A young man who had already made a huge mark in journalism and had a promising, successful career ahead of him was found dead in his apartment Thursday evening, and police have already stated foul play is not suspected.
Joseph Rago, 34, was an award-winning editorial writer for the Wall Street Journal, and won the Pulitzer Prize in 2011 for his series of “well-crafted, against-the-grain” editorials challenging Obamacare (aka the American Healthcare Act).
At the time, judges had stated, “No matter where you fall in the debate of health care reform, the arguments advanced by Joseph Rago in his series of editorials in The Wall Street Journal were impossible to ignore. Not paying attention to these editorials was not an option for policymakers.”
After Joseph Rago did not show up for work Thursday, police were finally sent to check on him, and discovered him dead in his Manhattan apartment around 8pm Thursday evening.
A New York City medical examiner’s office spokeswoman said Friday that foul play is not suspected, stating, “The cause and manner of death are pending further studies following today’s examination.”
Joseph Rago was a graduate of Dartmouth College, and he had joined the Wall Street Journal as an intern in 2005.
The last editorial Joseph Rago published, at 7:10 pm ET Tuesday evening, was a condemnation of the Senate’s failed effort to repeal and replace Obamacare with a better healthcare plan. His opinion editorial, titled, “The ObamaCare Republicans,” said voters should repeal and replace the Senators who broke their promise.
“Senate Republicans killed their own health-care bill on Monday evening, and some are quietly expressing relief: The nightmare of a hard decision is finally over, and now on to supposedly more crowd-pleasing items like tax reform. But this self-inflicted fiasco is one of the great political failures in recent U.S. history, and the damage will echo for years.”
“All of these Senators campaigned for nearly a decade on repealing and replacing ObamaCare. Now they finally have a President willing to sign literally any bill that lands on his desk, but in the clutch they choked,” Rago wrote.
Just 24 hours after his last article was published, Joseph Rago was found dead. Is this just a coincidence? That’s the question buzzing on social media.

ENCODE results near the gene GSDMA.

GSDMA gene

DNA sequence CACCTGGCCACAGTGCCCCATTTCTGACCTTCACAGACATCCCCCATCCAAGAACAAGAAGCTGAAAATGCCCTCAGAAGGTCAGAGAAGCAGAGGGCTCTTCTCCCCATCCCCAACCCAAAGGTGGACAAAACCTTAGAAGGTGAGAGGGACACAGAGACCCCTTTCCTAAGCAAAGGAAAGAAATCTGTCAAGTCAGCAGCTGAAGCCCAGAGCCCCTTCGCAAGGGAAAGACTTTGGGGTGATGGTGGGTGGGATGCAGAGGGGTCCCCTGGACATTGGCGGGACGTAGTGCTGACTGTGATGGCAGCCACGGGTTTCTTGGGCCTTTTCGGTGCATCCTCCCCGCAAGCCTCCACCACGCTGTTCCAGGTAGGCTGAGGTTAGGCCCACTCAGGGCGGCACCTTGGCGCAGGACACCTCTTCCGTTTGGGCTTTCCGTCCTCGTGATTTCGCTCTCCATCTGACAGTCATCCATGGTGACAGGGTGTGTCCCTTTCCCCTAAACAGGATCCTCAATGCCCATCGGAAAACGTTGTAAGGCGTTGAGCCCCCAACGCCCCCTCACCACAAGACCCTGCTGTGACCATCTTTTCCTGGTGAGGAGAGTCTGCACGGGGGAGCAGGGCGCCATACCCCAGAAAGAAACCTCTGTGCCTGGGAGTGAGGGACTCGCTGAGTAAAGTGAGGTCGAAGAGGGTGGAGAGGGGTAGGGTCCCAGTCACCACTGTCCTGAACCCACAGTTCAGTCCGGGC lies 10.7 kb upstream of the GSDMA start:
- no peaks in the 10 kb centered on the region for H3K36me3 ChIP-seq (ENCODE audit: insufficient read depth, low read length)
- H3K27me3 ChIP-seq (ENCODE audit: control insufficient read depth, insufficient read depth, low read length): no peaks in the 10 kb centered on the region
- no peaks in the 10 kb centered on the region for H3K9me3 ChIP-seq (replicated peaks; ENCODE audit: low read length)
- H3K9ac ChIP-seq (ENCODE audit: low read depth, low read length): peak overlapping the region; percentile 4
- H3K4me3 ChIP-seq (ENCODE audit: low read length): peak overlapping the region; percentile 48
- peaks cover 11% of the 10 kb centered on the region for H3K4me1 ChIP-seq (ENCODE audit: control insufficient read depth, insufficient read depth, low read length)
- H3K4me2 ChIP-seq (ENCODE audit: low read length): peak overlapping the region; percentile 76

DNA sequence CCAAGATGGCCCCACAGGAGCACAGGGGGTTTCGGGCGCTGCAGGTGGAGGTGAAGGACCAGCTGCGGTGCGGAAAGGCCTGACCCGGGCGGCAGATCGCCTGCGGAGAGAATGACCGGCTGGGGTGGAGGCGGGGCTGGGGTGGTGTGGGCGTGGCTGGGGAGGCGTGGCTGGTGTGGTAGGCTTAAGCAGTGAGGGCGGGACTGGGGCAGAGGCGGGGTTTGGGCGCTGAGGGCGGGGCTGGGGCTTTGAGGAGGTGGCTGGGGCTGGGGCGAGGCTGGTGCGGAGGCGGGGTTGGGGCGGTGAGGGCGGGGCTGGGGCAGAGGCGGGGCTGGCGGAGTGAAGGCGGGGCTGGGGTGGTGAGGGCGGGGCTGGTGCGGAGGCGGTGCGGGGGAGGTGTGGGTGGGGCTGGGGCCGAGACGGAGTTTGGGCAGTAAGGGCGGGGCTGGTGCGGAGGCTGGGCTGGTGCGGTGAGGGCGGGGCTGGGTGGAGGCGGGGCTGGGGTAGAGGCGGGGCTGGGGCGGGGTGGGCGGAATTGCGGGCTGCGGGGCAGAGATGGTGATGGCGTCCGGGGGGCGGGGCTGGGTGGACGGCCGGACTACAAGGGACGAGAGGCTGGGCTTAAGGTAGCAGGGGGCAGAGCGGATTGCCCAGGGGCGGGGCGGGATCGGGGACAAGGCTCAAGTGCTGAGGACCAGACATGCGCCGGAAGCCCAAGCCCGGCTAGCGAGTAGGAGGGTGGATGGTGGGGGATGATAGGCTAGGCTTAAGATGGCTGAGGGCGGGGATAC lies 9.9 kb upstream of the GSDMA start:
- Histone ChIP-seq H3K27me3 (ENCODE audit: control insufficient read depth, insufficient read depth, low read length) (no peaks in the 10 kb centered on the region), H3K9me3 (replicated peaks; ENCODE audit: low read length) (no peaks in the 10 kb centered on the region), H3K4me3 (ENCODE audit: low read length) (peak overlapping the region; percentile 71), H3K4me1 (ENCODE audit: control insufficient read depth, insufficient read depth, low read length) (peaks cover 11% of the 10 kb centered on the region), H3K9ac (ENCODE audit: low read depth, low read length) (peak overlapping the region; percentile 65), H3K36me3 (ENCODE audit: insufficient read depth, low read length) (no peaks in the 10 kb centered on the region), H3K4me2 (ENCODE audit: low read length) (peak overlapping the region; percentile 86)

His death was met with messages of grief and sorrow by his colleagues.
Paul Gigot, editor of the WSJ’s editorial page, wrote in a statement, “It is with a heavy heart that we confirm the death of Joseph Rago, a splendid journalist and beloved friend. Joe and his family are in our thoughts and prayers, and we will be celebrating his work in Saturday’s paper.”
Gigot was the one who notified WSJ security officials when Rago did not show up for work Thursday.
In a special WSJ editorial Friday by his colleagues, honoring Rago, it was written of him:
“Joe had to persuade himself of what he thought before he could write to persuade others. He won a Pulitzer Prize in 2011 for his health-care editorials, but he knew it is folly to write for prizes. Joe wrote for readers.
We can say from experience that Joe was also a capital comrade-in-arms, a colleague you could disagree with and still join for a beer. He could argue about Donald Trump without making it a showdown about your personal character. This is admirable in any age, but especially in these polarizing times.”
Very sad day here. Joe was a talented and lovely guy: Joseph Rago, Wall Street Journal editorial writer, dies at 34 https://t.co/6XMAoPIJvT
— Matt Murray (@murraymatt) July 21, 2017
Joe Rago was sharp as hell, witty, unpretentious, a pleasure to call a colleague and a friend. https://t.co/XtH9cheGJq
— Matthew Kaminski (@KaminskiMK) July 21, 2017
Devastating news about my brilliant longtime WSJ colleague Joe Rago. My thoughts are with his family. https://t.co/Aq2zBShTh7
— Bret Stephens (@BretStephensNYT) July 21, 2017
We are deeply saddened at news of the passing of Joe Rago ’05. He was a remarkable journalist and TDR alum. Our prayers are with his family.
— The Dartmouth Review (@DartmouthReview) July 21, 2017
“Joe was never just mouthing off. He was doing the hard work of real journalism.” Very sad that he is gone. https://t.co/YhUXW6pJN2
— Erin Masercola (@MasercolaWrites) July 22, 2017
You will be missed Joe Rago. Your excellent contributions to the healthcare debate were invaluable. Condolences to family and friends @WSJ.
— Annie Dwyer (@AnnieDwyer) July 21, 2017
Joe Rago was a brilliant talent. Gone much too soon. He will be greatly missed. My heart and prayers are with his family.
— Paul Ryan (@PRyan) July 21, 2017
— Matt Murray (@murraymatt) July 22, 2017
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